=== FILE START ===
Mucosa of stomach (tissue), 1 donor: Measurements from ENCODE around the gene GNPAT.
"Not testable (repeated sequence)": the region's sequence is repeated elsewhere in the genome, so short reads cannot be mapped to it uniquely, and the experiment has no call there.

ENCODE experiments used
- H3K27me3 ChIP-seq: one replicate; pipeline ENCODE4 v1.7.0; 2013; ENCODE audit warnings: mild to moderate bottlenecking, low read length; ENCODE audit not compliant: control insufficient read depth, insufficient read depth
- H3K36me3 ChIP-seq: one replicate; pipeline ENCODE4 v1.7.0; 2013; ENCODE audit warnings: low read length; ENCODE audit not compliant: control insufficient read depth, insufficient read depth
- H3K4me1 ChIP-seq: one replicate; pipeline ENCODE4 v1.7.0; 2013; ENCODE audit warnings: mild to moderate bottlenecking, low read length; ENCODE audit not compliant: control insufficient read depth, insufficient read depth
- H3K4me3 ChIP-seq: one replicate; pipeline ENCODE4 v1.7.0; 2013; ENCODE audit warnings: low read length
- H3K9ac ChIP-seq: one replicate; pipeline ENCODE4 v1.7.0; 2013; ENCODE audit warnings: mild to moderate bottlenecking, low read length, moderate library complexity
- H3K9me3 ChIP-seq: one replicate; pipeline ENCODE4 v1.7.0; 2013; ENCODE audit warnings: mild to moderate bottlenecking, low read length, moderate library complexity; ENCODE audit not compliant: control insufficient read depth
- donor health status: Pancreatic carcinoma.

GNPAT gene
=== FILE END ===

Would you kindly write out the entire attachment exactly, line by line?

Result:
Mucosa of stomach (tissue), 1 donor: Measurements from ENCODE around the gene GNPAT.
"Not testable (repeated sequence)": the region's sequence is repeated elsewhere in the genome, so short reads cannot be mapped to it uniquely, and the experiment has no call there.

ENCODE experiments used
- H3K27me3 ChIP-seq: one replicate; pipeline ENCODE4 v1.7.0; 2013; ENCODE audit warnings: mild to moderate bottlenecking, low read length; ENCODE audit not compliant: control insufficient read depth, insufficient read depth
- H3K36me3 ChIP-seq: one replicate; pipeline ENCODE4 v1.7.0; 2013; ENCODE audit warnings: low read length; ENCODE audit not compliant: control insufficient read depth, insufficient read depth
- H3K4me1 ChIP-seq: one replicate; pipeline ENCODE4 v1.7.0; 2013; ENCODE audit warnings: mild to moderate bottlenecking, low read length; ENCODE audit not compliant: control insufficient read depth, insufficient read depth
- H3K4me3 ChIP-seq: one replicate; pipeline ENCODE4 v1.7.0; 2013; ENCODE audit warnings: low read length
- H3K9ac ChIP-seq: one replicate; pipeline ENCODE4 v1.7.0; 2013; ENCODE audit warnings: mild to moderate bottlenecking, low read length, moderate library complexity
- H3K9me3 ChIP-seq: one replicate; pipeline ENCODE4 v1.7.0; 2013; ENCODE audit warnings: mild to moderate bottlenecking, low read length, moderate library complexity; ENCODE audit not compliant: control insufficient read depth
- donor health status: Pancreatic carcinoma.

GNPAT gene